Charles R. Knight (1874-1953) was one of the first American painters to depict dinosaurs, providing imaginative and largely scientifically based renditions of the extinct beasts in real-world settings. His realistic renderings were referred to as restorations. During a time when dinosaurs were capturing the fascination of people across the country, Knight's ground-breaking images combined paleontology and artistry to create some of the most popular museum displays of his day. Though somewhat speculative and not entirely based on solid evidence, Knight's paintings put flesh on creatures no one had ever seen, and he helped shape the image of dinosaurs that lives in public consciousness to this day.
It was the largest fire in American history: by the time it was all over, more than three million acres had burned and at least 78 firefighters were dead.
The boy behind the myth, who in just a few short years transformed himself from a skinny orphan to the most feared man in the West and an enduring icon. Part of The Wild West collection.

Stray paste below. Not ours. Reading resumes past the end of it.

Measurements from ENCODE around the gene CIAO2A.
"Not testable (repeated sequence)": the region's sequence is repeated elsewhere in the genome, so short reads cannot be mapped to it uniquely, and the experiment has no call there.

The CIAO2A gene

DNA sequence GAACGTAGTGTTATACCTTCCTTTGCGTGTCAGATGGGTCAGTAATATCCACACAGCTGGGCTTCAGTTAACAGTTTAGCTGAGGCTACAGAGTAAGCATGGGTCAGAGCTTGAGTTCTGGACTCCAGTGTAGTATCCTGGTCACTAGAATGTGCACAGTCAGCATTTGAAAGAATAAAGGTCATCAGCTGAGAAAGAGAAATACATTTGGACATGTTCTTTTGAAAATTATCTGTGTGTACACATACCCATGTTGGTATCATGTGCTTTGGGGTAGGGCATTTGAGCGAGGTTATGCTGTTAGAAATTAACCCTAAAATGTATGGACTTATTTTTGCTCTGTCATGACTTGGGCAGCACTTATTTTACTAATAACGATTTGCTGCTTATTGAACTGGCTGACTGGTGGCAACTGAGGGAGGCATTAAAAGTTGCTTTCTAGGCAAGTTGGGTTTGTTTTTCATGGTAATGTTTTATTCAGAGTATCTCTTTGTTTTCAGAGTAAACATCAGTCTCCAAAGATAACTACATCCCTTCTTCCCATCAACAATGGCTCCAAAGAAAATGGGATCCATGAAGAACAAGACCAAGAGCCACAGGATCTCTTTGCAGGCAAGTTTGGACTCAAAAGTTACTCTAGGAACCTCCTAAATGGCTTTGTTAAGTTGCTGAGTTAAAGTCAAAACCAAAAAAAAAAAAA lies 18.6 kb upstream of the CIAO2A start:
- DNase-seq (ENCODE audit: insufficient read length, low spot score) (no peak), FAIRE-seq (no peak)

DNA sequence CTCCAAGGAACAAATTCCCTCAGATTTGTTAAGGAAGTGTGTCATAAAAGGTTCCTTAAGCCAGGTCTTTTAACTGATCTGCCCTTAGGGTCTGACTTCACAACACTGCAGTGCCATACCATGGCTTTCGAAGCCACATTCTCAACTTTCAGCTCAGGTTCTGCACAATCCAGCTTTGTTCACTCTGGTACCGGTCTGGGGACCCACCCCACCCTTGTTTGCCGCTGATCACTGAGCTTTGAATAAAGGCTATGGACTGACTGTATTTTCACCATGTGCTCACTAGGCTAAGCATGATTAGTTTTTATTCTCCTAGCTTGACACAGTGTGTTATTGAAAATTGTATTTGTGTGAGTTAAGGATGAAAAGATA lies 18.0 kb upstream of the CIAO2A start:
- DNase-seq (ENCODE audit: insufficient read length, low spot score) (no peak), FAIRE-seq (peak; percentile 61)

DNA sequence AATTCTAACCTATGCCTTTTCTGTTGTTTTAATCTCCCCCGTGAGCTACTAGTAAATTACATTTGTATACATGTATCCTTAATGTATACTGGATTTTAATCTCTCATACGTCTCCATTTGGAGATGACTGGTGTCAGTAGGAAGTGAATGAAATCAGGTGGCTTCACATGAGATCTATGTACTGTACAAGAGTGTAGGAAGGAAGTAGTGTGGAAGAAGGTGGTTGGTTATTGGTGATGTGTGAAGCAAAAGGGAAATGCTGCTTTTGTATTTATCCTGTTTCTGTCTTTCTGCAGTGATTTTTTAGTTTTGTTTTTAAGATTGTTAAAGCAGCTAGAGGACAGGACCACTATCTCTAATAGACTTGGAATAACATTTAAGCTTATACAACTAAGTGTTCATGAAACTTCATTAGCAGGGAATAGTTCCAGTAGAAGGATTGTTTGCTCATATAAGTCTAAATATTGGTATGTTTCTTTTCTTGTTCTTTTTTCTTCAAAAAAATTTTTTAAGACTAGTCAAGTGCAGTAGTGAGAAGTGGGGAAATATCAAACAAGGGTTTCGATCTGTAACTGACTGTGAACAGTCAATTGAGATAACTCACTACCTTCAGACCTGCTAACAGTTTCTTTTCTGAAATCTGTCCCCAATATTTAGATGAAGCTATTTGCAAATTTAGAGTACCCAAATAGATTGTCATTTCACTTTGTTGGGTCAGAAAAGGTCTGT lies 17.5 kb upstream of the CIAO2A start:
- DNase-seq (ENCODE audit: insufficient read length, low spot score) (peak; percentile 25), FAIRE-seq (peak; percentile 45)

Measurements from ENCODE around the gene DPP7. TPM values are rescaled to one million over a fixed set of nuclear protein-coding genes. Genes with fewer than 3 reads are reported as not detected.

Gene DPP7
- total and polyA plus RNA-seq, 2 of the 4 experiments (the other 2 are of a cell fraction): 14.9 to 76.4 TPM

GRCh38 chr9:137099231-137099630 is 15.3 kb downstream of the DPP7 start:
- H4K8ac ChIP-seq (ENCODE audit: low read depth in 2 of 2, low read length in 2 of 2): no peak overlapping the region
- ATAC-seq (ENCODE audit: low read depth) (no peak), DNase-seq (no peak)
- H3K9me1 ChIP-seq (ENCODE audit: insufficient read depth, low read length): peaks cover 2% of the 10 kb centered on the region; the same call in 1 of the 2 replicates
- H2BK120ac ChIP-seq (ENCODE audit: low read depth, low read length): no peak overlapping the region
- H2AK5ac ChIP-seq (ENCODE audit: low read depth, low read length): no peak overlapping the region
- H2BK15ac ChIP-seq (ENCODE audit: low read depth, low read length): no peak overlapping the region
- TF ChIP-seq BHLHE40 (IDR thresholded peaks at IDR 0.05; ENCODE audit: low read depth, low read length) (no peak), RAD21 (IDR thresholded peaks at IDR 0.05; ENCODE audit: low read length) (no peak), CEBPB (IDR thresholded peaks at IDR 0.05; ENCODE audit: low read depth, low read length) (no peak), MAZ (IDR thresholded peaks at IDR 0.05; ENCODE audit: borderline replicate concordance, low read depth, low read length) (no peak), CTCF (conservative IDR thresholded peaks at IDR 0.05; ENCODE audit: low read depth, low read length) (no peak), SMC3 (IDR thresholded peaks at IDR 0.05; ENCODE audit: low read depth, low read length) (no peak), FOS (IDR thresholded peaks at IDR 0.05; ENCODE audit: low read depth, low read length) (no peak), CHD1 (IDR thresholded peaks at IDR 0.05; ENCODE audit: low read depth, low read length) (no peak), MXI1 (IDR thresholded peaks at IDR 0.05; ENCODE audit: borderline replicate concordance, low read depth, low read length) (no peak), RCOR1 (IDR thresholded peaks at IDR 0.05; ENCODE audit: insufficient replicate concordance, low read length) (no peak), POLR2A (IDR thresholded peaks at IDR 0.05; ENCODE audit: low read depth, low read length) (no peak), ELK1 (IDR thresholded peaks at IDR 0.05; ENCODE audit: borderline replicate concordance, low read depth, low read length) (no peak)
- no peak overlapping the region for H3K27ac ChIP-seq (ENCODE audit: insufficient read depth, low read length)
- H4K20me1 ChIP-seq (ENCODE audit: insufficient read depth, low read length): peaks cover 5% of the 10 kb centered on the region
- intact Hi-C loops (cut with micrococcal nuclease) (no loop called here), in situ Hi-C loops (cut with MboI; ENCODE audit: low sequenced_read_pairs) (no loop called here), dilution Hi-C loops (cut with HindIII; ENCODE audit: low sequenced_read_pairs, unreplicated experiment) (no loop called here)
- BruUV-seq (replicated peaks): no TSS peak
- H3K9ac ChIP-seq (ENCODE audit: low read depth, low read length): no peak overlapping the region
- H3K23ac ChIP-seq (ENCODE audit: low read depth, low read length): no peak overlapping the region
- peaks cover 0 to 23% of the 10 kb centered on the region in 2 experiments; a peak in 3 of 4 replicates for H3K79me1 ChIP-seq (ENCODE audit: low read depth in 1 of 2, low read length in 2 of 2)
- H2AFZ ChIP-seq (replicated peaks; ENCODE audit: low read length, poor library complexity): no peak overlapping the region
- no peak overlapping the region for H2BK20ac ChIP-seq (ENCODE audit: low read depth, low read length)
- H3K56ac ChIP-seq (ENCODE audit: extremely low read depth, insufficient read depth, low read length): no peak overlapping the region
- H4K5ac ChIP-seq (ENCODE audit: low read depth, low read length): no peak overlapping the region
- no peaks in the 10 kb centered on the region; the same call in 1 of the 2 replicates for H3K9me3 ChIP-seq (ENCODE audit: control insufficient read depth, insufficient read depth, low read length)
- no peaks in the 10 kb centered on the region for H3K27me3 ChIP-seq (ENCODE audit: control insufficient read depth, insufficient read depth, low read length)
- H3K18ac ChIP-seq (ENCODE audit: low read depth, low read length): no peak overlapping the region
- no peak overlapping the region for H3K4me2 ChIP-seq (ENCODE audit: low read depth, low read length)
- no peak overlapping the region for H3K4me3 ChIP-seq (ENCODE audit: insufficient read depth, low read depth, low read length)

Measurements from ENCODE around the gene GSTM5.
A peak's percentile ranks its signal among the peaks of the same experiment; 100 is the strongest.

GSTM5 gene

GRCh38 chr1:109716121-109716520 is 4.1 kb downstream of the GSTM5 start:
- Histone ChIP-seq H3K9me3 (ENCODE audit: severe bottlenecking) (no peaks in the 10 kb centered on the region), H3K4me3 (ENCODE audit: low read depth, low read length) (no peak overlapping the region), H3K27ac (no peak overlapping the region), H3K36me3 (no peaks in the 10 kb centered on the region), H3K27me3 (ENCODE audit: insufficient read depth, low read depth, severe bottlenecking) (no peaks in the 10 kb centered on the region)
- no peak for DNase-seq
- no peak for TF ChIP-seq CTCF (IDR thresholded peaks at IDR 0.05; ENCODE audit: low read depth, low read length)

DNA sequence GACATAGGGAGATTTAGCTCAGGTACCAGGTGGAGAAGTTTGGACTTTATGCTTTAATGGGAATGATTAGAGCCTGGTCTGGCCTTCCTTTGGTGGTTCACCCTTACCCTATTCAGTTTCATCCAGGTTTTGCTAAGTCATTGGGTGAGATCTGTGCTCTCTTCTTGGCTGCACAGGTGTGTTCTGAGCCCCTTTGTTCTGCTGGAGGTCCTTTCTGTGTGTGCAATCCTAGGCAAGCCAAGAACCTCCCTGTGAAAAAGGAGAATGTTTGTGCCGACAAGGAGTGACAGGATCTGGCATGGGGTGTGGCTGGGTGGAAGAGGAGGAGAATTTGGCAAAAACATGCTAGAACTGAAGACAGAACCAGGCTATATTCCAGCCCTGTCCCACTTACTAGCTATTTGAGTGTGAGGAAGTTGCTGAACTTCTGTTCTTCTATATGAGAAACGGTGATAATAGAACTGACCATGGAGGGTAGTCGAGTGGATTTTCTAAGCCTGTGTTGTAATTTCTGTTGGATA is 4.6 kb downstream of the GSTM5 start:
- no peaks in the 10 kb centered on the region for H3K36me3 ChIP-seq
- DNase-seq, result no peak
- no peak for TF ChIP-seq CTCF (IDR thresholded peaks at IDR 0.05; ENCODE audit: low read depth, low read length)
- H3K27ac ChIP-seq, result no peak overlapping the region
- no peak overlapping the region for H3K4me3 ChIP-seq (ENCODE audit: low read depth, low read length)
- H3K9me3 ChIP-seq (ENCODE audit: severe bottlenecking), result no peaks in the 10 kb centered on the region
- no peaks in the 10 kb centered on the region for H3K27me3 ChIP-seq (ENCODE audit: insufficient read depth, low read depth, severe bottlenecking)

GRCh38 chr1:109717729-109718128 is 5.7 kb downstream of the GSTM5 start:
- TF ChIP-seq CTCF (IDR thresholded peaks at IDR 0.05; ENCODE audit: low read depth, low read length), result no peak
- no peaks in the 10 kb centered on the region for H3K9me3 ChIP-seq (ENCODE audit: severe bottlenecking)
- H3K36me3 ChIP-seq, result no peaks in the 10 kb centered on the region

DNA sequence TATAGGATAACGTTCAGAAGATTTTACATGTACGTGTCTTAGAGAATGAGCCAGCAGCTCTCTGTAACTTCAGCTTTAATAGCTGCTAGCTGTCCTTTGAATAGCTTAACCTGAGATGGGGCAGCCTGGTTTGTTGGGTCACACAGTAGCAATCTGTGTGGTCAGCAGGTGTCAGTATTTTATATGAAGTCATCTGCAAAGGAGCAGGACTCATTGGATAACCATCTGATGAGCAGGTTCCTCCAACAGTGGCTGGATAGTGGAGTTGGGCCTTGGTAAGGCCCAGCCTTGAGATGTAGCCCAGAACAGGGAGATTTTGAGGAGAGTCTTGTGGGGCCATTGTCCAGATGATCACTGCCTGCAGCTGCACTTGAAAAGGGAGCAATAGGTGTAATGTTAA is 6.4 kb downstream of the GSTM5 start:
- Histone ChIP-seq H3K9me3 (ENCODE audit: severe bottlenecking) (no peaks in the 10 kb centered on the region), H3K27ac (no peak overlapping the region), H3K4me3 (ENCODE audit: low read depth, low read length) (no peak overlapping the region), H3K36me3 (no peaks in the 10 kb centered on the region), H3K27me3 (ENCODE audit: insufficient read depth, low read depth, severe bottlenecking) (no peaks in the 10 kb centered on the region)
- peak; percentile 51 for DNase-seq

The coal miners' battle for dignity led to the largest armed insurrection since the American Civil War.
Begun during the Civil War, the transcontinental railroad employed 20,000 men, mostly immigrants, who built the iron road with their bare hands.
As the star attraction of Buffalo Bill's Wild West Show, Annie Oakley thrilled audiences around the world with her shooting feats. Part of the Wild West collection.
The New Deal program CCC put three million young men to work in camps across America.
In 1934, American polar explorer Richard Byrd became the first to experience winter in Antarctica's interior.
High on a granite cliff in South Dakota's Black Hills tower the huge carved faces of four American presidents: George Washington, Thomas Jefferson, Abraham Lincoln, and Theodore Roosevelt.